Data Deluge, Press Report Denials, and Quarter-End

June 28, 2013

Lots of data were released on this final working day of the second quarter.

  • Japanese figures show stronger inflation and activity.
  • German retail sales also beats expectations.  German CPI inflation accelerated.

Being the final trading day of the quarter, position-squaring could impact market action today.

An unidentified ECB official called German press reports erroneous that quantitative easing is under consideration.

EU leaders continued their semi-annual summit amid reports that promised resources to support troubled banks is getting watered down.

China’s top central bank official, Governor Zhou, reaffirmed intent to sustain a stable financial market and defended strong growth.

Asian share prices posted strong advances of 3.5% in Japan, 3.1% in Indonesia, 2.6% in India, 2.2% in the Philippines, 2.3% in Taiwan, 1.9% in China, 1.8% in Hong Kong, 1.6% in South Korea, 1.3% in Malaysia, and 1.0% in Singapore.

European equities are down 0.6% in Italy, 0.4% in France, 0.3% in Spain, and 0.1% in Germany.  The British Ftse has edged 0.1% higher.

Gold slumped another 0.8% and is at $1202.30 per ounce.  Oil climbed 0.5% to $97.56 per barrel.

Japanese data highlights revealed:

  • A much larger-than-forecast 2.0% increase of industrial production in May.  Output was just 1.0% lower than in May 2012 versus a 7.9% on-year decline in 1Q13.  METI officials retained the assessment that production shows signs of picking up at a moderate pace.
  • A 4.1% unemployment rate for a third straight month in May.  Jobs were 0.7% higher than a year before, and the job offers/seekers ration, 0.90, was at the highest level since mid-2008.
  • A 1.5% on-month increase in retail sales, double expectations, and a 0.8% 12-month increase in such.  Large store sales dipped 0.4% on year compared to a 1.6% on-year decline in 1Q.
  • Real household spending ticked 0.1% upward between April and May but posted a 1.6% 12-month decline.  Real disposable income growth accelerated to 3.1% on year from 0.5% in April and 0.6% in March.
  • The purchasing managers index for Japanese manufacturing rose 0.8 points to a 2-year high of 52.3.
  • Motor vehicle production was 6.2% less than a year earlier in May, which was a bit better than the result in April.
  • On-year growth in housing starts spiked to 14.5%, the best in more than a half-year.
  • Construction orders soared 26.0% in the year to May.
  • Core CPI inflation was zero in May and non-negative for the first time since October, thanks to a sharp jump in utility costs.

German retail sales volume rose 0.8% on month in May and 0.4% from a year earlier.  April-May sales were unchanged from the 1Q mean, however.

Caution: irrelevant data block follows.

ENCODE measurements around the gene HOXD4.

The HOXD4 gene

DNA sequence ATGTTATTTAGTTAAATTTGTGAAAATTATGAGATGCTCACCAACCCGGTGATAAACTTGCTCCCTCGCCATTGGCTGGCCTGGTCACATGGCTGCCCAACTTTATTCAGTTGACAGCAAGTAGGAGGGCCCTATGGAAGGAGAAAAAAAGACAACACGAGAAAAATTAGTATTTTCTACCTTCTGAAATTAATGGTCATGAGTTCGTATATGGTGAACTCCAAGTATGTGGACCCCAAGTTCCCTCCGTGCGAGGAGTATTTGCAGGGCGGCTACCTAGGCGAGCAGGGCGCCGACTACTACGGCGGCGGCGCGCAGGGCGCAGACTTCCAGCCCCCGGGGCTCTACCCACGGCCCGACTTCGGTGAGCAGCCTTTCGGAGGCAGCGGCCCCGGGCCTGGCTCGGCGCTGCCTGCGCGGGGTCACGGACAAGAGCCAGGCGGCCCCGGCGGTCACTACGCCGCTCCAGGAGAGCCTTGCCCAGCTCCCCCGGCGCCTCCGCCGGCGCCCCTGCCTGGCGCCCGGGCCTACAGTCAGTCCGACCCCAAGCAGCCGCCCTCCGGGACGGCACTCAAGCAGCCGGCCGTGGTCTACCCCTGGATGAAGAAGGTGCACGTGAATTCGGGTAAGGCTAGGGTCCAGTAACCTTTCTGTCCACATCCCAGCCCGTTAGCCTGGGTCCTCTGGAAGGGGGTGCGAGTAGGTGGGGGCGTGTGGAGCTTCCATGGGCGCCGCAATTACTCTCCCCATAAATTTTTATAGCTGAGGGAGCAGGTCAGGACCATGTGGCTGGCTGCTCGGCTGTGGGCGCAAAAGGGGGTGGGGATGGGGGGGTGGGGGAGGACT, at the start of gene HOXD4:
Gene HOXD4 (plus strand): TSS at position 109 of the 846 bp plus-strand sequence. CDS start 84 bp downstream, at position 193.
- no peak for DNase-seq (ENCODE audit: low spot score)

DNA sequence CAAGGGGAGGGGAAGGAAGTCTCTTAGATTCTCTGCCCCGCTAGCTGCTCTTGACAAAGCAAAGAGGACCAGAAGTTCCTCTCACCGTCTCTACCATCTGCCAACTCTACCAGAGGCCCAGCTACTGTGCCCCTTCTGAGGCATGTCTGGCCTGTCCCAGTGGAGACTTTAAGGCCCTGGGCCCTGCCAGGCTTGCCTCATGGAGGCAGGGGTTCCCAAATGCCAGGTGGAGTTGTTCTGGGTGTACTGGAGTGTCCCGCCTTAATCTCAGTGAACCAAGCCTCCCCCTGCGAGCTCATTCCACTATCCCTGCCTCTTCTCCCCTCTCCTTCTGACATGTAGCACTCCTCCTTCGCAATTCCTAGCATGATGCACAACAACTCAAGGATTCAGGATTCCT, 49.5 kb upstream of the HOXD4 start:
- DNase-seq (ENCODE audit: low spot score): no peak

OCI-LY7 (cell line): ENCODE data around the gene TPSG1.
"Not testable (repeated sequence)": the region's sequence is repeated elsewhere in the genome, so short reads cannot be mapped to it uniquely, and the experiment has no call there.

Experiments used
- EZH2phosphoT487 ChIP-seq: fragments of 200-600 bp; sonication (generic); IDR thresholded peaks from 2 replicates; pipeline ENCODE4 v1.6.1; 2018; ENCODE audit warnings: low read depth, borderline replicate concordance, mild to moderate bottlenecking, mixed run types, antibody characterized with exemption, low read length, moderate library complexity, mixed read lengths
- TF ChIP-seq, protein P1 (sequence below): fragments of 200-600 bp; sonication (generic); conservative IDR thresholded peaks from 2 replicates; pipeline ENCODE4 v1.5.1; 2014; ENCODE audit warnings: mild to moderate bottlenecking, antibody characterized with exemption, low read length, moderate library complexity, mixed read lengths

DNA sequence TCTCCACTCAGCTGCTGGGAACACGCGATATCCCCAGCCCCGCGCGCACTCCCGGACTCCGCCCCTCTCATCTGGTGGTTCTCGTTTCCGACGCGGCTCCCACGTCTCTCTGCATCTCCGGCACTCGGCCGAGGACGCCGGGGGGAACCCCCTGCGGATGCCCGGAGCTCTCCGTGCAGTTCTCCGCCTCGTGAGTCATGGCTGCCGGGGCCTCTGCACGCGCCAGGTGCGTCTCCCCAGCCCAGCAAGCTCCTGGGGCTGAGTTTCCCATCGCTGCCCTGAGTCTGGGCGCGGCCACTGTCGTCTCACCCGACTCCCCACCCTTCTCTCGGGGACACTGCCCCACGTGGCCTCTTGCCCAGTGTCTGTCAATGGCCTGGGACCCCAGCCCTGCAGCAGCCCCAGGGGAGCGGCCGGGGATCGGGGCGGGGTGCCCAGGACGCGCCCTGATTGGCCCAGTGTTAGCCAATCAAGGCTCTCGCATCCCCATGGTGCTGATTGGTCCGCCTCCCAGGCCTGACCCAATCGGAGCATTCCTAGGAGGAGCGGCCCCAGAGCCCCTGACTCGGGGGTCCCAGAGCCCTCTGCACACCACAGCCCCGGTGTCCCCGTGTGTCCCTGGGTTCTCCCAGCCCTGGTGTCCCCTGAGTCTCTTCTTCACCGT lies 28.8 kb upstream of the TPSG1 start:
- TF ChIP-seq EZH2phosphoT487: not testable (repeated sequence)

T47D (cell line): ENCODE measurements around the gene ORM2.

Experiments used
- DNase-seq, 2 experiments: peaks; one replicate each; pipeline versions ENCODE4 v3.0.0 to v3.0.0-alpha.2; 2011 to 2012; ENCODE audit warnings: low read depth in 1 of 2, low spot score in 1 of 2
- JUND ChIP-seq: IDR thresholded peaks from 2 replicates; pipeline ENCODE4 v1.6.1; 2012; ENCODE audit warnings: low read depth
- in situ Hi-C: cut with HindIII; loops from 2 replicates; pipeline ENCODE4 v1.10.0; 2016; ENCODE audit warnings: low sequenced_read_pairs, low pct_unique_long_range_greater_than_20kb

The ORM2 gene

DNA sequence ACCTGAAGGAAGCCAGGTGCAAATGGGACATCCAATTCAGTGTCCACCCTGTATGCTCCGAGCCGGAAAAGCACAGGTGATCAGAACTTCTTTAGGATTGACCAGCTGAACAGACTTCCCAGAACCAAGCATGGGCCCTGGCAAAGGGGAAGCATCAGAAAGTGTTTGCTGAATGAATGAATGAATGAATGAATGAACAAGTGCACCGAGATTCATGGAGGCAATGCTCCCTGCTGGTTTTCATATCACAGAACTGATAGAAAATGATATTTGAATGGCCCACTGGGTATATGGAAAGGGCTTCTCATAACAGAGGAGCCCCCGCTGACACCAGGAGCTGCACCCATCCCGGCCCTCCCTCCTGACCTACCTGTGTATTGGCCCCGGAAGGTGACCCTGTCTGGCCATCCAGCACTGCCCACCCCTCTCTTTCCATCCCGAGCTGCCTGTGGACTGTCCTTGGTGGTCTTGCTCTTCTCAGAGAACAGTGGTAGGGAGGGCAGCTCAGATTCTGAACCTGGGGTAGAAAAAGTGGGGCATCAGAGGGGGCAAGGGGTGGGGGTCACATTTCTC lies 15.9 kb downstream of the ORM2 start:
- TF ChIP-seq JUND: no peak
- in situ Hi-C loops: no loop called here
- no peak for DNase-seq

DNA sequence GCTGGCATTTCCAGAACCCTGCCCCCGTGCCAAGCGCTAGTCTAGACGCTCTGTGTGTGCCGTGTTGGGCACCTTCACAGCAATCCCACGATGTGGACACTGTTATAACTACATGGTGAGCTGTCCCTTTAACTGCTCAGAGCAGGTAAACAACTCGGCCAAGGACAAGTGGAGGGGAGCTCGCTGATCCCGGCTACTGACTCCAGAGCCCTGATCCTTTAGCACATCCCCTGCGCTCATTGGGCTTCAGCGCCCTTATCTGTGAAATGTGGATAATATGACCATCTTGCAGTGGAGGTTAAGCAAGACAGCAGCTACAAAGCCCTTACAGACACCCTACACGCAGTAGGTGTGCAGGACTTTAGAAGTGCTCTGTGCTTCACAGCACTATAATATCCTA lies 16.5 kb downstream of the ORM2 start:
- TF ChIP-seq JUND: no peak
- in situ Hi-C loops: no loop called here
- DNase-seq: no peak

Among four reporting German states, CPI inflation accelerated by 0.2-0.4 percentage points between May and June, mostly on a base effect.  The month-on-month changed averaged +0.1%.

French consumer spending increased 0.5% on month and 0.6% on year in May, easily exceeding expectations.  French PPI inflation swung to minus 0.1% in May from +0.6% in April.

Italian business sentiment rose 1.5 points to a reading of 90.2 in June, surpassing expectations for the second month in a row.  Italian CPI inflation ticked up 0.1 percentage point to 1.2% in June.

Britain’s Nationwide house price index rose 0.3% on month in June and accelerated to a 12-month increase of 1.9% from 1.1% in May.  The U.K. services index was 0.8% higher in February-April than in the prior three months.  Consumer confidence rose a point in the U.K. to a 2-year high of minus 21.

The Swiss index of leading economic indicators rose 0.07 points to 1.16 in June.  Switzerland posted a CHF 20.7 billion current account surplus in the first quarter.  Chronic surpluses have underpinned the Swiss currency since the birth of floating exchange rates.

Swedish retail sales advanced by 0.8% on month and a steeper 3.1% on year in May.  Danish GDP was unchanged on quarter in 1Q and 0.7% weaker than in the first quarter of 2012.  Norwegian retail sales jumped 1.8% on month and 2.0% on year in May.  Greek retail sales were 14.2% lower in April than a year before, and producer prices in that troubled economy were 1.1% softer than a year earlier.  Dutch producer prices fell 1.9% in the year to May versus a 0.1% on-year dip in April.

According to the MNI measure, business sentiment in China slid 0.3 to a score of 54.9 in June.

South Korean industrial production fell in May by 0.4% from April and 1.4% from a year earlier.

In Australia, private sector credit growth slowed to a 12-month pace of 3.0% in May from 3.1% in April.  M3 slowed to 7.0% in April from 7.4% in the year to March. New Zealand M3 money grew 6.2% in the year to May, down from 6.5% in April.  New Zealand building permits, which had been projected to fall, instead rose 1.3% in May on top of a massive 21.0% surge in April.

In South Africa, M3 money and domestic credit recorded marginally softer on-year increases in May of 9.75% and 9.05%.  Turkey’s trade deficit narrowed 3% to $9.98 billion in May. 

Producer prices in the year to May fell by 5.0% in Singapore and 4.6% in Malaysia.  Each drop was less than recorded in the year to April.  Business sentiment in Thailand improved 5.1 points to a reading of 53.9 in May. 

Scheduled U.S. data releases today include the Chicago and Milwaukee regional manufacturing PMIs and the final U. Michigan/Reuters consumer sentiment index.  Canadian monthly GDP and producer prices arrive.  Colombia has a central bank rate announcement that is unlikely to involve a change.

Copyright 2013, Larry Greenberg.  All rights reserved.  No secondary distribution without express permission.

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